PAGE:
“Get the [expletive deleted] away from us! You’re so [expletive deleted] weird! We don’t want you here!”
We could hear the heckles of preteens from outside of our window. Children cussing in the neighborhood isn’t something new, but hearing aggressive language aimed directly at one person is unexpected. We look down from our patio and saw a skinny 10-year-old girl with beautiful brown skin and bright eyes. The look on her face told us that she’s used to this type of behavior.
“Hey man, that’s not cool,” said my husband. Luckily, the heckler respected him and apologized. To which, my husband [Victor] responds with: “You need to apologize to her, not me.” The heckler mumbled an apology under his breath, took his soccer ball, and played in another direction.
The girls came to our patio, a safe space in the neighborhood, to draw with chalk and play with our 2-year-old daughter. Our beautifully brown, skinny 10-year-old started drawing a bright blue cross on the door. I asked, “Mija, why are you drawing that?”
“I don’t know. I decided to draw the first thing I could think of. I like God, so I drew this.”
My husband and I seized the opportunity to talk about the incident while she was drawing on our patio. “Mija,” I said, “I heard the mean things that boy said to you earlier.”
“Oh. That.” She said with a sad tone and distracted mind, “I’m used to it. Sometimes they throw rocks at my window and steal things from our patio.”
“That’s not right,” said my husband, “You don’t deserve to be treated like that.”
“We know,” said her friend in a defiant tone, “but they always do that.”
These girls carried the weight of someone else’s problems on their shoulders. They proudly talked about how they don’t let the bullying of their neighbors get to them. Yet, we could sense the hurt in their voices and the sadness they tried to wipe off their faces. These girls needed someone to know them and to tell them how important they are. They were crying out for recognition.
“Do you know what I love about God?” I asked, “I love how much he loves us. And how important you both are to him.”
My husband and I opened up about being bullied and realizing that our preciousness to God is more important than everything else. The girls listened while they drew.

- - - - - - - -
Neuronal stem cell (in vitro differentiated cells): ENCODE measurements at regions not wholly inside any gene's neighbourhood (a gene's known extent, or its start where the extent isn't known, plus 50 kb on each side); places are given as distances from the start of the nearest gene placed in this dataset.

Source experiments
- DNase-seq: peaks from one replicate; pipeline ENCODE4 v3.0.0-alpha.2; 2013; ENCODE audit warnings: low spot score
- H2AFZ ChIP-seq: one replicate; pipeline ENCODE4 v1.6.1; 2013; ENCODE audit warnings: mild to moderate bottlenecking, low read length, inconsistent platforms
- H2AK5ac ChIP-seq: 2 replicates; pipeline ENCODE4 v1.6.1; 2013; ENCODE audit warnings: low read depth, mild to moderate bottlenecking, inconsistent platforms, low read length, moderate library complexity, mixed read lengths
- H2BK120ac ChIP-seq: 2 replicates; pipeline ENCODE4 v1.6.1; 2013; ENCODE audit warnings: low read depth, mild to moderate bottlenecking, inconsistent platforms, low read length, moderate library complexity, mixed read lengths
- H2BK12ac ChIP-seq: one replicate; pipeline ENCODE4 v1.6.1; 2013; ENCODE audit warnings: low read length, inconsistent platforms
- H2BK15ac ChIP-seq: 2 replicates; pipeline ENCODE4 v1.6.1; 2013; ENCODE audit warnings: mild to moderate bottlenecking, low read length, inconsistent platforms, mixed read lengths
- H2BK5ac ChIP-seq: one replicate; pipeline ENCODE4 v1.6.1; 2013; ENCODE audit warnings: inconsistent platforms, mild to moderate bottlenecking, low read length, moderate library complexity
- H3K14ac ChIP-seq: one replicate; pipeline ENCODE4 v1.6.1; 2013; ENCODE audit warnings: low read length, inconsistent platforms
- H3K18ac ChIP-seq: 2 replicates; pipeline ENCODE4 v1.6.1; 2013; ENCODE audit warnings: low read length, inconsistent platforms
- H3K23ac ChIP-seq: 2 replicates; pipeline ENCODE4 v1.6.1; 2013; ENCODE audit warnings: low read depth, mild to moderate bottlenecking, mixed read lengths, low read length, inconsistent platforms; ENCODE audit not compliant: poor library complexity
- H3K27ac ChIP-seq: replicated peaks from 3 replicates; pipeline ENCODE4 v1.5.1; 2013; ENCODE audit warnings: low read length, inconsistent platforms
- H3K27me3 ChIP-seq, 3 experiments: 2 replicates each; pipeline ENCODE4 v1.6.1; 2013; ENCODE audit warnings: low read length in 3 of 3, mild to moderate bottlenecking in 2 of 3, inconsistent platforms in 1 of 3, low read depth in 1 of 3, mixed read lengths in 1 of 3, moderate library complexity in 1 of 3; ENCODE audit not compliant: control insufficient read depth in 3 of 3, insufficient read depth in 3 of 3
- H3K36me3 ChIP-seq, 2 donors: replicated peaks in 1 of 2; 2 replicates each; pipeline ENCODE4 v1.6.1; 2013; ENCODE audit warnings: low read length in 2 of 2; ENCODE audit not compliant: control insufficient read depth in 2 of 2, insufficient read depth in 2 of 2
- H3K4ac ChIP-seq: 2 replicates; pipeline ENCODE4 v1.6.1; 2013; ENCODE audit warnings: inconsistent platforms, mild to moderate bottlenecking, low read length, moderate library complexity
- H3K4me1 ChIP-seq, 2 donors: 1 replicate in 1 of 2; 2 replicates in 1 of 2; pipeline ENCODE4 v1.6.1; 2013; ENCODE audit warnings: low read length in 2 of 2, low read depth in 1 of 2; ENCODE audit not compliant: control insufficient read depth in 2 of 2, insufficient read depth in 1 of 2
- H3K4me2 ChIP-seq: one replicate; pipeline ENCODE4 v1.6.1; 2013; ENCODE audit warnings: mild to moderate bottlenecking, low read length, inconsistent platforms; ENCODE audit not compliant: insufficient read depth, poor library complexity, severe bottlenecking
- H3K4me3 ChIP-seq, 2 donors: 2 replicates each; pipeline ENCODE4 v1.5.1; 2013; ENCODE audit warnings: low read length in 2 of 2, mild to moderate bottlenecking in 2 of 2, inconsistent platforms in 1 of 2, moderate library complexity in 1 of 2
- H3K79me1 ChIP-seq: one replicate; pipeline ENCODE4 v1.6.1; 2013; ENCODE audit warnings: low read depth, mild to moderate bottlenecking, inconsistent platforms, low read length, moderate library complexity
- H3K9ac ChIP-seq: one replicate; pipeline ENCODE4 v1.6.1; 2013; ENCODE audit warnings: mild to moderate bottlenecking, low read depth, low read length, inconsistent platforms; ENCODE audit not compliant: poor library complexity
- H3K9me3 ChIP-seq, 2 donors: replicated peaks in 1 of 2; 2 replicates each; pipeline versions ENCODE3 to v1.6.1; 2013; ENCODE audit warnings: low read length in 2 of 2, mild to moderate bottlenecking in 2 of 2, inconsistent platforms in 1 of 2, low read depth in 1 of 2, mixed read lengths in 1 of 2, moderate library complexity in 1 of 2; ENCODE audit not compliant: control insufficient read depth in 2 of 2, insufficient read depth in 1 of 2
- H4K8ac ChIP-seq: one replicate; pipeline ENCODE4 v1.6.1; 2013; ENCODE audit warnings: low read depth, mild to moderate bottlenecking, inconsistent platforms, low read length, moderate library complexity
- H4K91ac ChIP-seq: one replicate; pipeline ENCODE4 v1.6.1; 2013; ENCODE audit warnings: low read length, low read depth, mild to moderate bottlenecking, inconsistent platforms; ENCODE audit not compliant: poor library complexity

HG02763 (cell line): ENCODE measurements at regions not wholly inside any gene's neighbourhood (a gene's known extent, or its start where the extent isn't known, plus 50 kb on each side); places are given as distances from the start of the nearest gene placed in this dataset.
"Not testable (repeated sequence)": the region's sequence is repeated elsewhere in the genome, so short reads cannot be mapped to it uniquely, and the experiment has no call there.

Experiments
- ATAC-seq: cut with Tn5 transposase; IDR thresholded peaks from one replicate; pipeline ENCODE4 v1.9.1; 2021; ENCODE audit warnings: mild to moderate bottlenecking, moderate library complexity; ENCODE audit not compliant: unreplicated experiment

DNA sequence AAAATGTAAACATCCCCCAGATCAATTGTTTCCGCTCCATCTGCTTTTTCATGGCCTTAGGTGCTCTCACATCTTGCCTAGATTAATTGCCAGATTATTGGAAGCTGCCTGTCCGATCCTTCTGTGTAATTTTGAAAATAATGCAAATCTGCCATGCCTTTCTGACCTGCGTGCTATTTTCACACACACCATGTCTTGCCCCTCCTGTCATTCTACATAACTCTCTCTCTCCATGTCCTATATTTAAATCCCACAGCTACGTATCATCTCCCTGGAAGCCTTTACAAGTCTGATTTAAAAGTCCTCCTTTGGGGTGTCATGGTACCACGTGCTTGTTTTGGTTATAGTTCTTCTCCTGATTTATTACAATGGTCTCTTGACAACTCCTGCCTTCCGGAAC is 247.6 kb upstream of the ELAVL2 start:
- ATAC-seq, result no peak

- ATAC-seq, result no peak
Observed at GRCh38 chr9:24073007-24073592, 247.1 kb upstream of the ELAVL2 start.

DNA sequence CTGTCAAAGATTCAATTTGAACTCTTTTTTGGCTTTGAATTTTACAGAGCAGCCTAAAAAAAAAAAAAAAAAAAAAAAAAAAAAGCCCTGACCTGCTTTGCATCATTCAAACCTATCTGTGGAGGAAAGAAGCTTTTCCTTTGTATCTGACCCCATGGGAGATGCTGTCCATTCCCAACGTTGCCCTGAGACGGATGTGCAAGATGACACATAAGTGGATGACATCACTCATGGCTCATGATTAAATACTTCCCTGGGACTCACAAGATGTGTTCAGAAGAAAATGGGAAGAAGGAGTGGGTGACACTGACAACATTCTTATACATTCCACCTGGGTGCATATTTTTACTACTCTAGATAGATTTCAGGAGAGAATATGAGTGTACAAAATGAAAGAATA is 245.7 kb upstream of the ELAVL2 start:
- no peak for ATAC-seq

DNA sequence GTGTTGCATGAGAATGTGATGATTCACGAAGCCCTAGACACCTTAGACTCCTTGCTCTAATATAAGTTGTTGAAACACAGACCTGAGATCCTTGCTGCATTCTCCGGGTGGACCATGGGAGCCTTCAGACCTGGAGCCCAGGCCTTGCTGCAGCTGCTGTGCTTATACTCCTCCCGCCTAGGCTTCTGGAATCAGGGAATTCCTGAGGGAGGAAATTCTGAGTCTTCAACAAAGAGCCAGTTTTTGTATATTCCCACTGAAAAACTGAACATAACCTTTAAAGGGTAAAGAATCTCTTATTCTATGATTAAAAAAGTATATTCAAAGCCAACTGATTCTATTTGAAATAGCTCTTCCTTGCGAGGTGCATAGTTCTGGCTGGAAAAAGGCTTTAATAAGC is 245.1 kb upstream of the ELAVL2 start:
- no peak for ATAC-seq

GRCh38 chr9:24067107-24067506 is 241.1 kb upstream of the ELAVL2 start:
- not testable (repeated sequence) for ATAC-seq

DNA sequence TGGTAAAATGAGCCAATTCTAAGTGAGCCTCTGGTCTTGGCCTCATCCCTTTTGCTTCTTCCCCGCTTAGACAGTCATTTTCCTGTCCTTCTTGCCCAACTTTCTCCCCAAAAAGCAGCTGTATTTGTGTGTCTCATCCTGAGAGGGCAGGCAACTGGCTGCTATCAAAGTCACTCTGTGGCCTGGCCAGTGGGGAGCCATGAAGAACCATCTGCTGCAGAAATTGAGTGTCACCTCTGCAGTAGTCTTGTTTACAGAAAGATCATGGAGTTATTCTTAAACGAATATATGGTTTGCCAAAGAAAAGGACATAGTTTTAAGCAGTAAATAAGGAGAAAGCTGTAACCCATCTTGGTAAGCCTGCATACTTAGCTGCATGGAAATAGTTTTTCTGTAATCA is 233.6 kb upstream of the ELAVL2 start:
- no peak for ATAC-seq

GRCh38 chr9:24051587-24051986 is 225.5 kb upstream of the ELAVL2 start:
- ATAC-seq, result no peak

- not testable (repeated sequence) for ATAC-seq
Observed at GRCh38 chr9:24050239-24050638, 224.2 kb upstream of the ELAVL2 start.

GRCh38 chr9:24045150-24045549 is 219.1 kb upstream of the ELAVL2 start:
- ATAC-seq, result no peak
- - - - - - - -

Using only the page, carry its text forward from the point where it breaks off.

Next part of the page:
After a few minutes of coloring on our patio, the girls left to go to their respective homes. We thanked them for visiting and wished them good night.
The exchange didn’t feel like a victory. We were hoping the girls would receive our every word and become empowered through knowing how precious they are to God. That didn’t happen. Instead, they quipped at us and showed us how sharp their tongues can be too.
In this we’ve learned that victory is in the small things: a safe space, open conversation, and knowing that bullied children can come to us for comfort & snacks. We’re reminded that persistence, perspective, and patience are the 3 key pillars of empowering our neighbors to overcome the odds and opinions of others. Conversations like this may not seem like a victory today, but they’re planting seeds of empowerment for tomorrow and the days to come.
– Camille and Victor Hernandez
Neighborhood Development, Valencia Park
Camille and Victor Hernandez, and their daughter Ari, have purposefully moved into one of the apartment neighborhoods just down the block from Valencia Park Elementary School where we provide our United Kids After-School Program at Valencia Park Elementary School. In addition to providing academic support and a place for children to go at the end of the school day, United Kids provides a trauma-informed learning environment with built in mentorship for each student. However, support doesn’t end on campus. They build relationships with the parents of the children, providing support and resources in order to full scaffold around the family.
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